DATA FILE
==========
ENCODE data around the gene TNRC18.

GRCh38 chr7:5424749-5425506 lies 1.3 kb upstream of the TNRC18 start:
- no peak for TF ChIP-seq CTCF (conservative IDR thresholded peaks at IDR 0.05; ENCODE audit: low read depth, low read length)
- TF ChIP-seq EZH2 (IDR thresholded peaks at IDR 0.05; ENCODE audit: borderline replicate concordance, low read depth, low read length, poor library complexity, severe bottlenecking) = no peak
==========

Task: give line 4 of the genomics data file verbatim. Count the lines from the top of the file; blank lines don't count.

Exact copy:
- TF ChIP-seq EZH2 (IDR thresholded peaks at IDR 0.05; ENCODE audit: borderline replicate concordance, low read depth, low read length, poor library complexity, severe bottlenecking) = no peak